Study suggests that swaddling a baby may lead to SIDS. BUT don’t start tossing out all your swaddles just yet.
The study certainly doesn’t say that swaddling as a practice is dangerous, it’s more how the baby is put down to sleep while swaddled that’s the issue.
The study, published in Pediatrics in May 2016, analyzed the data from four separate SIDS studies conducted in the ’80s and ’90s, and concludes that babies who were swaddled and put to sleep on their sides or their stomachs were twice as likely to die of SIDS.
Babies swaddled and placed to sleep on their backs (SIDS recommendation) had a relatively low risk of SIDS.
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Swaddling does become more of a SIDS risk once the baby is old enough to roll over from their back to their tummy, which is generally between four to six months.
According to lead study author Anne Pease, “On a practical level, what parents should take away from this is that if they choose to swaddle their babies for sleep, always place them on their back, and think about when to stop swaddling for sleep as their babies get older and more able to move. We already know that side and prone sleeping are unsafe for young babies, so the advice to place children on their backs for sleep is even more important when parents choose to swaddle them.”
Although death rates from SIDS have dropped dramatically, around 50 babies still die in Australia every year.
If you’re ever unsure if your baby can roll to their side or stomach from their back, exercise caution and ditch the swaddle altogether.
Is it safe to wrap/swaddle my baby? via SIDS
Wrapping can be a useful method to assist baby to settle and stay asleep as it reduces crying time and episodes of waking. Wrapping has also been shown to provide stability, which may help to keep babies in the recommended back position.
When wrapping a baby
Ensure that baby is positioned on the back with the feet at the bottom of the cot, that he/she is wrapped from below the neck to avoid covering his/her face and always sleep baby with face uncovered (no doonas, pillows, cot bumpers, lambswool or soft toys in the sleeping environment).
Use only lightweight wraps such as cotton or muslin (bunny rugs and blankets are not safe alternatives as they may cause overheating).
For wrapping to be effective, the wrap needs to be firm but not too tight. Techniques that use tight wrapping with legs straight and together increase the risk of abnormal hip development, while loose wraps are also hazardous as they can cover baby’s head and face.
Ensure that baby is not over dressed under the wrap. Use only nappy and singlet in warmer weather and dress baby in a lightweight grow suit in cooler weather.
Consider baby’s stage of development. Leave arms free once the startle reflex disappears around 3 months.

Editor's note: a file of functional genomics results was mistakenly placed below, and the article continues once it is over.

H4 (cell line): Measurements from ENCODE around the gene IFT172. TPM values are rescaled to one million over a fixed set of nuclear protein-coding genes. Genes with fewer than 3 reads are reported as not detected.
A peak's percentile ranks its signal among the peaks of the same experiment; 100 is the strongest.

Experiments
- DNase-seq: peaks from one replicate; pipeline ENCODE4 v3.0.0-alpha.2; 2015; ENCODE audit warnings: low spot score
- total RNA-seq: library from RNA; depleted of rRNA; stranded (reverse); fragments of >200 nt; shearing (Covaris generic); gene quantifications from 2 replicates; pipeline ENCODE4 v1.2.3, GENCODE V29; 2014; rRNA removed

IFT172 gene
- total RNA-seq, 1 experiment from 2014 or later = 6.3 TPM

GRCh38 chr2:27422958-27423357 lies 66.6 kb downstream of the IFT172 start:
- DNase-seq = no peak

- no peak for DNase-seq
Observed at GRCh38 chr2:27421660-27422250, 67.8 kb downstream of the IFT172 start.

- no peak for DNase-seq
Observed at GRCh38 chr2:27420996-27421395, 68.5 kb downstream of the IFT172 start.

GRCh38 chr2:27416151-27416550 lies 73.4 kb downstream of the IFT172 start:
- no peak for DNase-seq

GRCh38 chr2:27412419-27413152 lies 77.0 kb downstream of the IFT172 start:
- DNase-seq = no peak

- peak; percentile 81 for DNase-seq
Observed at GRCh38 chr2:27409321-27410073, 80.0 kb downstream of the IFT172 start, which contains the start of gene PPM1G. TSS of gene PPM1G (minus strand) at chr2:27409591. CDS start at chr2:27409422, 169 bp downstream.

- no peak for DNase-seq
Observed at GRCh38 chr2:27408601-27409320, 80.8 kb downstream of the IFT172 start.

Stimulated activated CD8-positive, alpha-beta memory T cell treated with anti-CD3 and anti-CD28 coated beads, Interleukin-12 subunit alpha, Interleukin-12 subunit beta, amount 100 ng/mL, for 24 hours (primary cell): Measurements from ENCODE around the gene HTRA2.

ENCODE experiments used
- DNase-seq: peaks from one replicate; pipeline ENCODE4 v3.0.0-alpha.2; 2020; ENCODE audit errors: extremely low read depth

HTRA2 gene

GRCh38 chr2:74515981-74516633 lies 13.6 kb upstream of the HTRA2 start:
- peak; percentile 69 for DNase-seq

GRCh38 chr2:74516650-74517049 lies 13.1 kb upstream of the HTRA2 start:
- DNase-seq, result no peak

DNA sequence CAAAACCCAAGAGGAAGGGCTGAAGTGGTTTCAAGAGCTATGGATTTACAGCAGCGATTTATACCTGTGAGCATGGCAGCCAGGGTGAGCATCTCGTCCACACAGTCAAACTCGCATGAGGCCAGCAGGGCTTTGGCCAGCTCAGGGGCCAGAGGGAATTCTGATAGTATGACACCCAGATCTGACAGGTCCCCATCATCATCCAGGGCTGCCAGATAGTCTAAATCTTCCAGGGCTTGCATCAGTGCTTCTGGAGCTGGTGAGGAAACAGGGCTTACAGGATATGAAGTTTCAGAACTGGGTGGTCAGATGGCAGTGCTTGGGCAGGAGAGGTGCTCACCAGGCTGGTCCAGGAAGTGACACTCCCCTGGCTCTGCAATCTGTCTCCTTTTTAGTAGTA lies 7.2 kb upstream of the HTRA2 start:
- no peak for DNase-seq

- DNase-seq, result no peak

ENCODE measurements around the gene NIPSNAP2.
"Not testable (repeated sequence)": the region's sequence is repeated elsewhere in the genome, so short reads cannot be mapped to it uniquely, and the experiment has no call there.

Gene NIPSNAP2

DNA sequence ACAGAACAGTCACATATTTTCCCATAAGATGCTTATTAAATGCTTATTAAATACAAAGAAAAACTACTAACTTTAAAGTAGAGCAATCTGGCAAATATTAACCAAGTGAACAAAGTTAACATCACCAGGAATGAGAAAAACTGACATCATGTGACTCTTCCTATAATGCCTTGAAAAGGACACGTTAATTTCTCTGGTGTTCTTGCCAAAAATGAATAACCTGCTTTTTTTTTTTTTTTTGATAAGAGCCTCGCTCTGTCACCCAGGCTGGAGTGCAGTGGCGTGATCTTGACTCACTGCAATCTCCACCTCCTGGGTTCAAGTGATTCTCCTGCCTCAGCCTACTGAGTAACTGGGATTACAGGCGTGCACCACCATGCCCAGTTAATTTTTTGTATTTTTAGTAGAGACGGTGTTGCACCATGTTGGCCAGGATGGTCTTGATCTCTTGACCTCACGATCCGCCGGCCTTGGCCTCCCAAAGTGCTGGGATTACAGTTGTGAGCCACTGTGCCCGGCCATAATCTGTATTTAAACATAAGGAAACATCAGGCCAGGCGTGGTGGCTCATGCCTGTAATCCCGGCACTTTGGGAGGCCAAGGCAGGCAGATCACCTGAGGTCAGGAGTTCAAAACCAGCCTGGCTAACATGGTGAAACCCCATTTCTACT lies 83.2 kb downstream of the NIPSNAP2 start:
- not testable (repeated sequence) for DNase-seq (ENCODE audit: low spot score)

When not to wrap baby
If you wrap your baby, consider baby’s stage of development. Leave arms free once the startle reflex disappears around 3 months. Most babies eventually resist being wrapped. Wrapping style should be appropriate for the baby’s developmental stage.
It is essential to discontinue wrapping as soon as baby starts showing signs that they can begin to roll, usually between 4-6 months of age but sometimes younger. . Babies must not be wrapped if sharing a sleep surface with another person. Baby should not be wrapped while sleeping in a baby sleeping bag.
SIDS share the benefits of using a safe baby sleeping bag
Research has shown that among the benefits of using a safe baby sleeping bag (a safe baby sleeping bag has fitted neck and armholes and no hood and is the correct size for baby) are:
- they reduce the risk of bedclothes covering baby’s face
- they delay baby rolling onto the tummy during sleep until baby’s past the age of peak risk of SUDI
- they promote back sleeping as the zipper opens to the front
- they will keep baby’s temperature at a more constant level while sleeping
- Sleep baby on the back from birth, not on the tummy or side
- Sleep baby with head and face uncovered
- Keep baby smoke free before birth and after
- Provide a Safe Sleeping Environment night and day (Safe cot, Safe mattress, Safe bedding)
- Sleep baby in their own safe sleeping place in the same room as an adult caregiver for the first six to twelve months
- Breastfeed baby
Sleeping bags weren’t as popular when my boys were born. My first born hated being wrapped so it was never an option. My second bubba seemed to quite like it though so I kept him wrapped for around 8 months.
My go to gift for new mums today is generally a Love to Dream swaddle. Little ones look soooo comfy all tucked up.
Another great option is this gorgeous range from Lolli Living.
The nap mat is a perfect idea for little ones at daycare.
Designed in conjunction with leading childcare centres the Deluxe Napmats are not only super practical but look great too!
Sized to perfectly fit daycare stacking beds, each napmat has 4 elastic loops to secure the mat to the bed to ensure it says in place even through tosses and turns.
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